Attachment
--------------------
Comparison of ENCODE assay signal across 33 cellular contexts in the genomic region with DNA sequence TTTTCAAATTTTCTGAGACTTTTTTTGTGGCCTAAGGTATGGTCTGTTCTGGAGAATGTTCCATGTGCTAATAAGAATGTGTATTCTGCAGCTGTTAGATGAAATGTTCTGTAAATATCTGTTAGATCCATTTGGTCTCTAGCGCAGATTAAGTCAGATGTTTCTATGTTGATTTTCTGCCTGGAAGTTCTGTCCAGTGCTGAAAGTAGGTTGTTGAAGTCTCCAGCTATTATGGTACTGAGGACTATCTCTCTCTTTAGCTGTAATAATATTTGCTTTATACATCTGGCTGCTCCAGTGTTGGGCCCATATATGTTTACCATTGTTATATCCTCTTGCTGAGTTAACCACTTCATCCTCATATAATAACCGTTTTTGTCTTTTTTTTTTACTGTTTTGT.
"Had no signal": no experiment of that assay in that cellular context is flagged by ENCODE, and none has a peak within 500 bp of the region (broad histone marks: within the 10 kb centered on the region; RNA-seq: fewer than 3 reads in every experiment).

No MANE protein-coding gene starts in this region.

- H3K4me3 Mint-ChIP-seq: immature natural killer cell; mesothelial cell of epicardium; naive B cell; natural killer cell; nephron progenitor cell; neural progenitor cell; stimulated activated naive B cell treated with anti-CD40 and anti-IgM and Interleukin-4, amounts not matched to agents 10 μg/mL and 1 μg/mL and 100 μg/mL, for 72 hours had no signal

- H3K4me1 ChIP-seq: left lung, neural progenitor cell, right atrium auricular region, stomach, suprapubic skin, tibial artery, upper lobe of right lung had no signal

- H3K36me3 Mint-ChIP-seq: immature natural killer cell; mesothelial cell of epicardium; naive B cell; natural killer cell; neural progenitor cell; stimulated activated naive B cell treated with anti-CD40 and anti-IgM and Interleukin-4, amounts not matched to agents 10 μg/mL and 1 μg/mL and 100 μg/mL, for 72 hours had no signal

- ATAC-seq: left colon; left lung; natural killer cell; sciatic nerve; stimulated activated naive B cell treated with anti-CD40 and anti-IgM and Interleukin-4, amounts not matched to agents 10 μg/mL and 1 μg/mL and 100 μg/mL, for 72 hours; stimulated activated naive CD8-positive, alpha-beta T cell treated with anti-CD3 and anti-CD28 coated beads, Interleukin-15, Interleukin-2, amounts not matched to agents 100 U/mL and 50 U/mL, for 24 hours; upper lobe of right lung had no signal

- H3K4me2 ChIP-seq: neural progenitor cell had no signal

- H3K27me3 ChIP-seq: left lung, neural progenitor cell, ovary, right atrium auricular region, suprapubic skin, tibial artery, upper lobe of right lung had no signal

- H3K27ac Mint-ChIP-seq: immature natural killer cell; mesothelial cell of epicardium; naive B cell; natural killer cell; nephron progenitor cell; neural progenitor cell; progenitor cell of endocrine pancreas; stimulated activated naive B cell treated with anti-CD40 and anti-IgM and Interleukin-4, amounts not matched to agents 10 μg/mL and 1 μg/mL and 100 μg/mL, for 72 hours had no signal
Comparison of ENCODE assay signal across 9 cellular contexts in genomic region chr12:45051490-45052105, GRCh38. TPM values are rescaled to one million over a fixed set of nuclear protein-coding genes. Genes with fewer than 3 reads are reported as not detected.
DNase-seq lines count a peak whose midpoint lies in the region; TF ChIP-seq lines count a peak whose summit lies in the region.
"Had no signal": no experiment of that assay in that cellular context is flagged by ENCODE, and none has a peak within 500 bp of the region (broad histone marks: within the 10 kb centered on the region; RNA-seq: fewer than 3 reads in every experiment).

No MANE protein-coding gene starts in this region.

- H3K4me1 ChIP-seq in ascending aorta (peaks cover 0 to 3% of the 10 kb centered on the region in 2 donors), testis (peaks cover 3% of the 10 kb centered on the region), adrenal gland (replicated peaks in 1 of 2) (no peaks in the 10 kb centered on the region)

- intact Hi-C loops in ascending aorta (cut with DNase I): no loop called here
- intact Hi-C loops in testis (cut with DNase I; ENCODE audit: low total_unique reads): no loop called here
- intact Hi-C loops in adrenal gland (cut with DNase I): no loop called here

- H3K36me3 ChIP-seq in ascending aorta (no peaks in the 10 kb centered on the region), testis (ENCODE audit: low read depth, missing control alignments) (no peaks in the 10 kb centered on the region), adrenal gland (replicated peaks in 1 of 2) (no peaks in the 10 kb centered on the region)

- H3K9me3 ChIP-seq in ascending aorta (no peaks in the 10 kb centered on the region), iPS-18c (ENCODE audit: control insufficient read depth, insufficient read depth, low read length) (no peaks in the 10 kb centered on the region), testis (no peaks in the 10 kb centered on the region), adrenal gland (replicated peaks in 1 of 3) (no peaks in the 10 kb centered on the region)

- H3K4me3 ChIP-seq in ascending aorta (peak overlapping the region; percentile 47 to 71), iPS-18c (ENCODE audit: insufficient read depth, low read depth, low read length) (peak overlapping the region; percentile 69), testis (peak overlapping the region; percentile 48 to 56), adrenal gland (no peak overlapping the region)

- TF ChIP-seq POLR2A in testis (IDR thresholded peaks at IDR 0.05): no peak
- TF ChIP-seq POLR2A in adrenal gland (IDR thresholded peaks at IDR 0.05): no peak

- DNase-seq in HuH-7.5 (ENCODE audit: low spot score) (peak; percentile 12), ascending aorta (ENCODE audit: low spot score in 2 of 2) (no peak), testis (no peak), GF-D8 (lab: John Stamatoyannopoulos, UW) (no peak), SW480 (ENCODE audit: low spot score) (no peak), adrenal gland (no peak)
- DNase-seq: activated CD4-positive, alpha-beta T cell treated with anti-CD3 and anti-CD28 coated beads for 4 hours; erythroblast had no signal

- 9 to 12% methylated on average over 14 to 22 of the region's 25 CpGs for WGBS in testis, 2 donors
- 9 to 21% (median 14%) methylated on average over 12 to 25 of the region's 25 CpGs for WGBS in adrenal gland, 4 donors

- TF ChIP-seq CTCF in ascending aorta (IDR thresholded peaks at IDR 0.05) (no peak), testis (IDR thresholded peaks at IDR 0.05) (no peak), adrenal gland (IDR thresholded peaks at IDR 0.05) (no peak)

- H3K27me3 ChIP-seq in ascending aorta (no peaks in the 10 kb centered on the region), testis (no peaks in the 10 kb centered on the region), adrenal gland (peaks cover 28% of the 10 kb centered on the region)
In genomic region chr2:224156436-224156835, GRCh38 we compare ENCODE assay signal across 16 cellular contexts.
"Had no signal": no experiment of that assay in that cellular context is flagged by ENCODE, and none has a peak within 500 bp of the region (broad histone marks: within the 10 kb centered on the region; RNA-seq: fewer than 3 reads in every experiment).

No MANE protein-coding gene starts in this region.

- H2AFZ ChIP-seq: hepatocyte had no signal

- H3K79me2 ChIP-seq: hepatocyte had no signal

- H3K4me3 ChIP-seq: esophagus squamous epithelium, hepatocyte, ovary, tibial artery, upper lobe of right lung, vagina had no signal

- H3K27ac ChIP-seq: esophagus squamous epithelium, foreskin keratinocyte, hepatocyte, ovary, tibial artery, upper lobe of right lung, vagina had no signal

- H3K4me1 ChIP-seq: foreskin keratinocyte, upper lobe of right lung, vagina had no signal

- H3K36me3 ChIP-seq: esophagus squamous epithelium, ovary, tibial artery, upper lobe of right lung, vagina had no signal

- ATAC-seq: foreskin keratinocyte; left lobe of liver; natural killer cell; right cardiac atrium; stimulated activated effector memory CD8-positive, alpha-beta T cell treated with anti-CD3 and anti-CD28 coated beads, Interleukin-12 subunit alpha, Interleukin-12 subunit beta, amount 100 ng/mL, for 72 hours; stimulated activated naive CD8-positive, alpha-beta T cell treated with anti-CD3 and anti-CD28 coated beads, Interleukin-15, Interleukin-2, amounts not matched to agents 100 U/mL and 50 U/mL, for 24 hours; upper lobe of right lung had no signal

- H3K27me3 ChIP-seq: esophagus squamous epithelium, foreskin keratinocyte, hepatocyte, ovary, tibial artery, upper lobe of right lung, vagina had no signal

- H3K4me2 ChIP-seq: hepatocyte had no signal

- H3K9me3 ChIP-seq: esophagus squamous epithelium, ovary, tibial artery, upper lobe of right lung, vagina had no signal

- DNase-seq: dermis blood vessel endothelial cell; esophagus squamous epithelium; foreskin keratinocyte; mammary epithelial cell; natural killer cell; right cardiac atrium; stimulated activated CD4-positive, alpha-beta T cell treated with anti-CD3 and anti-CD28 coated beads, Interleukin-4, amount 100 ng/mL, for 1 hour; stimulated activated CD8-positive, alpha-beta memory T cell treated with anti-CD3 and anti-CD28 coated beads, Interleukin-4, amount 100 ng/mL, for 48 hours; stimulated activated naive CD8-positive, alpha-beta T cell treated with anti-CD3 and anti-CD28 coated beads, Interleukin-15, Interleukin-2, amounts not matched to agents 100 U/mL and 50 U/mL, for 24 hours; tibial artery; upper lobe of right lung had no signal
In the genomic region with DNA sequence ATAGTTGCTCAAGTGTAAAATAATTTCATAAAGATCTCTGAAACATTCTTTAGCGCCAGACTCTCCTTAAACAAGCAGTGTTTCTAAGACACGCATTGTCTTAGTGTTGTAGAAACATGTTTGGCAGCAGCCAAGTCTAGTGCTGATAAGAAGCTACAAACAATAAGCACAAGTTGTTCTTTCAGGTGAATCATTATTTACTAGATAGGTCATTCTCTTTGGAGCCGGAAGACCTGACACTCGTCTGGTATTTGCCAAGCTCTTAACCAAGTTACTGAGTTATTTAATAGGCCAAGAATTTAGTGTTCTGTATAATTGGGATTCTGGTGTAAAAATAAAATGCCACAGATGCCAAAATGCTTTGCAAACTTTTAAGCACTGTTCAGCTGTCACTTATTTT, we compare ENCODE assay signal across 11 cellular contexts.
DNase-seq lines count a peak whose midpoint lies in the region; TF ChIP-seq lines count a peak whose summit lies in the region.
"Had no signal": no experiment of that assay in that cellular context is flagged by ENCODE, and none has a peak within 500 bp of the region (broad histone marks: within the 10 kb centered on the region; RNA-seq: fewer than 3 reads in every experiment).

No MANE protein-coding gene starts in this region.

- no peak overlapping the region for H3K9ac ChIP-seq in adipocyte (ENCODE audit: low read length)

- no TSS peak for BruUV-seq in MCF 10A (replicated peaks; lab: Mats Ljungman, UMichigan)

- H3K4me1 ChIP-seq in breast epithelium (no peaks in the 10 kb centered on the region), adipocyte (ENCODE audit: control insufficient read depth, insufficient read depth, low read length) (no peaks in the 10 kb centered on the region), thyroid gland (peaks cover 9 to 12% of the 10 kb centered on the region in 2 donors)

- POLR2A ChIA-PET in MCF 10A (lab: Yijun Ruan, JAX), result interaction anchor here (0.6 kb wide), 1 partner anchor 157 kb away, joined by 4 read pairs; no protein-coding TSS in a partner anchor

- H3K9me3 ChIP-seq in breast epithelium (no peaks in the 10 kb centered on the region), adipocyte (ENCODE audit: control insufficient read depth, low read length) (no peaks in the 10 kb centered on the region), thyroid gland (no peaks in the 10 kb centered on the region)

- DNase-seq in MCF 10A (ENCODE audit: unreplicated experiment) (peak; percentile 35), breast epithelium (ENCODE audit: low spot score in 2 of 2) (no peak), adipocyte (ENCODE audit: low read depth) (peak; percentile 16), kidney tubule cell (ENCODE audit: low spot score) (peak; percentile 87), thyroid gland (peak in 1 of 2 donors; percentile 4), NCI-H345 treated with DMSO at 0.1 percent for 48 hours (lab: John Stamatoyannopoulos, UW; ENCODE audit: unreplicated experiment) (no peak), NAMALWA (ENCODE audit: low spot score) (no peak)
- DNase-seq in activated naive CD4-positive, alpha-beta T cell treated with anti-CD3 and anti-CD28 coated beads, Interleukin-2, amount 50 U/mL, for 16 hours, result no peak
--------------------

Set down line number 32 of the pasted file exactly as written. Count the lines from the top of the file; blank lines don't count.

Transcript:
No MANE protein-coding gene starts in this region.